Le Panga…A Story of Bengaluru’s Garadi Mane

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Khadir Ahmed, a wrestler himself,  recalled and said“When I used to work out, my father used to warm desi ghee and I would drink 250 ml of raw ghee every day before beginning my workout. I must tell you that the morning session was only about 2500 to 3000 sit-ups, and sweat used to flow like water”. 

Bangalore and the Garadi Mane, or as they are popularly called ‘Akhadas’ share a rich and long history. The tryst between the two began centuries ago when the Maharaja of Mysore, Ranadhira Kanteerava Narasaraja Wodeyar wanted all the men in his kingdom to be strong and agile. Therefore, he started holding kushti competitions and called for pehalwans from other kingdoms as well. He took a keen interest in the training of young boys to become pehalwans. Eventually, these wrestlers were included in his Royal Guards. 

The soil is no regular soil that is picked up from street sides. It is a special ‘sea sand’ that is brought, mixed with ghee, milk, kumkum, and gheru. Only after worshipping the soil can the wrestler step into the pit. This tradition has been maintained by the Kannadigas for generations. Old wrestlers recall that there used to be times when households survived only on wrestling, “sometimes, even three generations would practice in the same akhada at the same time”, recalled Pehalwan Arif,60 the oldest wrestler of Shivajinagar Garadi.  Khadir Ahmed fondly remembered how in the olden days, they would have wrestlers coming in from Mysore, Kolhapur, Sholapur, Delhi, Bombay, Haryana, and many other places.

Today, the popularity of wrestling seems to be gradually declining. Now, there is no consistency amongst wrestlers, they come once in a few days to train and some never come back. The youth is more inclined to get a ripped physique from modern-day gyms. Dumbbells, barbells, and various modern machines seem to attract more eyes than these traditional akhadas.

The athletes train free of cost in the Garadi Mane, therefore, the Shivajinagar akhada could not keep up with its maintenance. Therefore, Ustad Kale Bhai decided to double it up as a biryani joint in the afternoons. Currently, mornings and evenings are reserved for the kushti practices and afternoons are for kebabs and biryani. 

As you step inside the small door at around noon, you can smell the aroma of mutton chops being stir-fried in the kitchen. It is a matter of luck if one finds a seat immediately after stepping in. As one sits on the bench, in a matter of two minutes, comes a plate overloaded with biryani so much so that the plate cannot take even one more grain of rice. Kebabs are one dish that melts as soon as you bite them. Ashfaq Mahmood, a college student, and a regular customer said, “This is one of the best biryanis that I have ever had”.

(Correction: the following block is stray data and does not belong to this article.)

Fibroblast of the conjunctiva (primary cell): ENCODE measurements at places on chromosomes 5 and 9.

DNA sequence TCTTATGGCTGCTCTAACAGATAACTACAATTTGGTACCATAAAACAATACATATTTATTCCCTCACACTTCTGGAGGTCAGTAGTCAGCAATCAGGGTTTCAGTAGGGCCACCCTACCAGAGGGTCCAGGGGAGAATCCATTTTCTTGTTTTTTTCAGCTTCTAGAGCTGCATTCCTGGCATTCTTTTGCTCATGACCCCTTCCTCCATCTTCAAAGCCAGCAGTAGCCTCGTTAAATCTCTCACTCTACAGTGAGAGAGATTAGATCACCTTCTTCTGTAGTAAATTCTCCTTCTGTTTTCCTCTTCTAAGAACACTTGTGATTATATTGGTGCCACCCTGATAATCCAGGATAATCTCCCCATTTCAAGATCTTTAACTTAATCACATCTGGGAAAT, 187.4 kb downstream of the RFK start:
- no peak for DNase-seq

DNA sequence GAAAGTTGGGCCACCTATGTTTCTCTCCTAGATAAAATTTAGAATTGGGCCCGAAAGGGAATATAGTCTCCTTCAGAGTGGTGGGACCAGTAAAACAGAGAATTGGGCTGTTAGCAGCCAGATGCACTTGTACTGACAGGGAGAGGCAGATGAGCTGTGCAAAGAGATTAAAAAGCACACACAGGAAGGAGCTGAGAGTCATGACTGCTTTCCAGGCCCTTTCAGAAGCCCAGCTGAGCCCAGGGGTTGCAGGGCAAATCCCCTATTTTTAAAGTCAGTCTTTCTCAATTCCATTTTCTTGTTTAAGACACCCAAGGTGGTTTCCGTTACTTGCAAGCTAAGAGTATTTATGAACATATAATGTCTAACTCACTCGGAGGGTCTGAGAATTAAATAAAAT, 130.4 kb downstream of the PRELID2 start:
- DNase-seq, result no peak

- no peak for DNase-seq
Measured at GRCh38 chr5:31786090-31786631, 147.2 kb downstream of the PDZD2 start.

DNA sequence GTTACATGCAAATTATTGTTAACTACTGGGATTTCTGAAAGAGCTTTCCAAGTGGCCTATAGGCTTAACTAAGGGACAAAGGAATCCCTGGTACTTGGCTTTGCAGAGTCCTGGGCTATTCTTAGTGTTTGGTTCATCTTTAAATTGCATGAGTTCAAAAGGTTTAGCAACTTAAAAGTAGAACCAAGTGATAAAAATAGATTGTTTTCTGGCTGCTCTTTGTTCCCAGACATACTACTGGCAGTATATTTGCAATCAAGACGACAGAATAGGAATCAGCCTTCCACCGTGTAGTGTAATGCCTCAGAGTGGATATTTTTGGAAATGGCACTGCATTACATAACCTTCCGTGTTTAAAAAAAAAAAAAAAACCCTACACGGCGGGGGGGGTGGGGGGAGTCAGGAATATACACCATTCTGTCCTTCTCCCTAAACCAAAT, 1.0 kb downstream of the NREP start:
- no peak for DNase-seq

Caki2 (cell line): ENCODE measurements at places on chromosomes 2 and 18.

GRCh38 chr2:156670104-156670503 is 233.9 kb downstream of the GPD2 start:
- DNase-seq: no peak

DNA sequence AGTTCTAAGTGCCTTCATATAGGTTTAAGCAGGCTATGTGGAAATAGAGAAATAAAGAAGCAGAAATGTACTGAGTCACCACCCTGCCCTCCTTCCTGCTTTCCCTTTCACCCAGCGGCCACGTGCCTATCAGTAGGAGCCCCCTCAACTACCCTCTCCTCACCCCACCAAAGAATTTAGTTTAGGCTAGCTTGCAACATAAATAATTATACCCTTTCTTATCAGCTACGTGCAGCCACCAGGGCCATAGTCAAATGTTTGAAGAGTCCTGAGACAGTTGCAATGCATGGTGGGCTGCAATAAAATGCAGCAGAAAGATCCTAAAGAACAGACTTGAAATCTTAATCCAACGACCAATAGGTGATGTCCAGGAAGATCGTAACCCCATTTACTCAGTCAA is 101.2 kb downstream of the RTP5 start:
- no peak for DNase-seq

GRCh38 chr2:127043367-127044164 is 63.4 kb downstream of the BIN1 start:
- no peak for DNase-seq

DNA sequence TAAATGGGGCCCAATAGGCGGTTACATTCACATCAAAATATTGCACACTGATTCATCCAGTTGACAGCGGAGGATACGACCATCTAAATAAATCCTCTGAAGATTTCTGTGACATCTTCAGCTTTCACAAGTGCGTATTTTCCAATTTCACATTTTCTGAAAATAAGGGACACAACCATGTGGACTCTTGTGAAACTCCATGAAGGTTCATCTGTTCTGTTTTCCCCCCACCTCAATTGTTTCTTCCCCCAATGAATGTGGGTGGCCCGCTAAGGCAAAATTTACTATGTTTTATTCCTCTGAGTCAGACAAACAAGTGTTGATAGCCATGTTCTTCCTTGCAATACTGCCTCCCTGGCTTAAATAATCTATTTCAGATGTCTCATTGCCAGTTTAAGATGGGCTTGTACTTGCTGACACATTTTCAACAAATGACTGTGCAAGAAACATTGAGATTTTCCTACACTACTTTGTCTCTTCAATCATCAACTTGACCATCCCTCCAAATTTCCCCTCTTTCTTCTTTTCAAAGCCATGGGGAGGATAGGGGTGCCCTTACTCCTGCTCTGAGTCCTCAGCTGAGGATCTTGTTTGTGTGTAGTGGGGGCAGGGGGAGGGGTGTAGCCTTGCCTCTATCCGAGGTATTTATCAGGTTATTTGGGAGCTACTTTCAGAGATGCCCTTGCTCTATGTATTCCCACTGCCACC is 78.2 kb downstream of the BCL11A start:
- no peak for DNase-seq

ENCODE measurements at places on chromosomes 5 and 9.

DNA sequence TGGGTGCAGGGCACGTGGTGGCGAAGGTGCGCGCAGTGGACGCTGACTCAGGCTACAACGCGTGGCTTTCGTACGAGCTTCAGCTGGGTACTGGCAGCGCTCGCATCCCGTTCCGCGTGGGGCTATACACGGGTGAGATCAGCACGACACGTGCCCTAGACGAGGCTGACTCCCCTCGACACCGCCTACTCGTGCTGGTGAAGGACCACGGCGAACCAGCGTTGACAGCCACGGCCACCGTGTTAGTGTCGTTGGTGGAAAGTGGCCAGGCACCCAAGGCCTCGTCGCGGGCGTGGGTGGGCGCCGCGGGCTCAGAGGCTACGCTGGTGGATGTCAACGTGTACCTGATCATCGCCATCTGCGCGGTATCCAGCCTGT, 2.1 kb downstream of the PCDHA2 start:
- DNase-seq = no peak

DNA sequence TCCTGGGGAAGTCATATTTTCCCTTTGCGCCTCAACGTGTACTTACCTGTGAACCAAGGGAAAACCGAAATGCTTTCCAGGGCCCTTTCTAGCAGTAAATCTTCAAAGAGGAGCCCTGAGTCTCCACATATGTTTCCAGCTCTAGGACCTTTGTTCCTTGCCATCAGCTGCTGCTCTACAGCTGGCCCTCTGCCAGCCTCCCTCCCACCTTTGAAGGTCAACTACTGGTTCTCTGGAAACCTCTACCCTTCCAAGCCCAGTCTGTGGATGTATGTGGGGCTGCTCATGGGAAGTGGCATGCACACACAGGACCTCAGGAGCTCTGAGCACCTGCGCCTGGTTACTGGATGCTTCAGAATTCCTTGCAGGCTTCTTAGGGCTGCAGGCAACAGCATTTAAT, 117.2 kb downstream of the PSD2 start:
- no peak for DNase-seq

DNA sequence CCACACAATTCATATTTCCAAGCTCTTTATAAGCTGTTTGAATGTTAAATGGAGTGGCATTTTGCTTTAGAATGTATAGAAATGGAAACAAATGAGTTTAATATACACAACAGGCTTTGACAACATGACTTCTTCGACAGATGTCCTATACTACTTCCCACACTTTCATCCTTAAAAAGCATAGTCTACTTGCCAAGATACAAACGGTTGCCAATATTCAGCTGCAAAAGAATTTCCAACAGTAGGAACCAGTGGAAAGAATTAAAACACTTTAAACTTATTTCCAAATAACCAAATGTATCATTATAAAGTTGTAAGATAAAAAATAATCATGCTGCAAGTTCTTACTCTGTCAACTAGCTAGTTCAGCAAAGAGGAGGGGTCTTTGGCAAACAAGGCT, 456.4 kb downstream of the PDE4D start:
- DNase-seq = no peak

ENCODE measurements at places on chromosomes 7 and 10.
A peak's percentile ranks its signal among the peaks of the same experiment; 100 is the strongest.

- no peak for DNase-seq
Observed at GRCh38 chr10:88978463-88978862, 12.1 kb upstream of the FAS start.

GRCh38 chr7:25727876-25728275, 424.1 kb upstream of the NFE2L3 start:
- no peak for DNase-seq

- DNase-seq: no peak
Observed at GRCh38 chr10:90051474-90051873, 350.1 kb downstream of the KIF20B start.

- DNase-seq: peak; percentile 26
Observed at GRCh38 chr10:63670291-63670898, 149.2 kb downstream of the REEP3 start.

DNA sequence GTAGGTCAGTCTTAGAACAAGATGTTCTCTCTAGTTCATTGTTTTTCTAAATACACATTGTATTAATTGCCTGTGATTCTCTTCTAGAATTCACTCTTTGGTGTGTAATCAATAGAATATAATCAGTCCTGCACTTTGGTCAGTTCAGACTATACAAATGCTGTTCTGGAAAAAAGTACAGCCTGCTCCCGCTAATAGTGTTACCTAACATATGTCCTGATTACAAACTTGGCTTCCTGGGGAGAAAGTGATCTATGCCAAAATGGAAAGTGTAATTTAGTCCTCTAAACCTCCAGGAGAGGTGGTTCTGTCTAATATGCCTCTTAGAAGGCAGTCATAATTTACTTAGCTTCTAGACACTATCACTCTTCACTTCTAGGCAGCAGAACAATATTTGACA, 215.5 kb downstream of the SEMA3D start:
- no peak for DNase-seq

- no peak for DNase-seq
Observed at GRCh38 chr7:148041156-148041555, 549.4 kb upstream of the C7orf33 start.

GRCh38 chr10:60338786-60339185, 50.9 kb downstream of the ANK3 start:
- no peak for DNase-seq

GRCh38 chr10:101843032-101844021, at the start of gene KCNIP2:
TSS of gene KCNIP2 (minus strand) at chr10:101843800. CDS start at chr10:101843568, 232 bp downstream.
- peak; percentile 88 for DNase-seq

“We started with the mess around 28 years ago, just because we could not meet up with the maintenance”, sighs Khadir Ahmed, the manager of the akhada-cum-biryani joint. “The pandemic hit wrestling when the trend of gyms came up. Now, everyone wants a quick body, and they prefer gyms over traditional akhadas. We are losing out because if nobody is coming to practice here, the place is useless then!”

Wrestling veterans, those who have trained only in mud define this to be the best form of workout. Pehalwan Sana’ Ulla described, “Training in akhadas is profit from head to toe, a lot of strength is built. It’s been 15 years since I left professional wrestling, but till today, I can exert the same strength and practice the sport whenever I like. In gyms, however, if you leave training for six months, your body will be back to square one”.

While emphasizing the values behind wrestling, Khadir Ahmed said, “Anger management is one of the core things that wrestlers have to learn. The concept behind the sport was to learn how to be strong enough to defend oneself and the weaker section. Now, the picture for wrestlers has changed. Youngsters would come, work out for 15 days, and on the 16th day, he would be intimidating someone else. That’s how the name of wrestling has been tarnished”

Regardless of how fast the times are changing, there are still wrestlers like Khadir Ahmed, P. Devkumar, Sana’ Ulla, and many more, who are trying hard to inculcate the ethos of such an important tradition in their children. 


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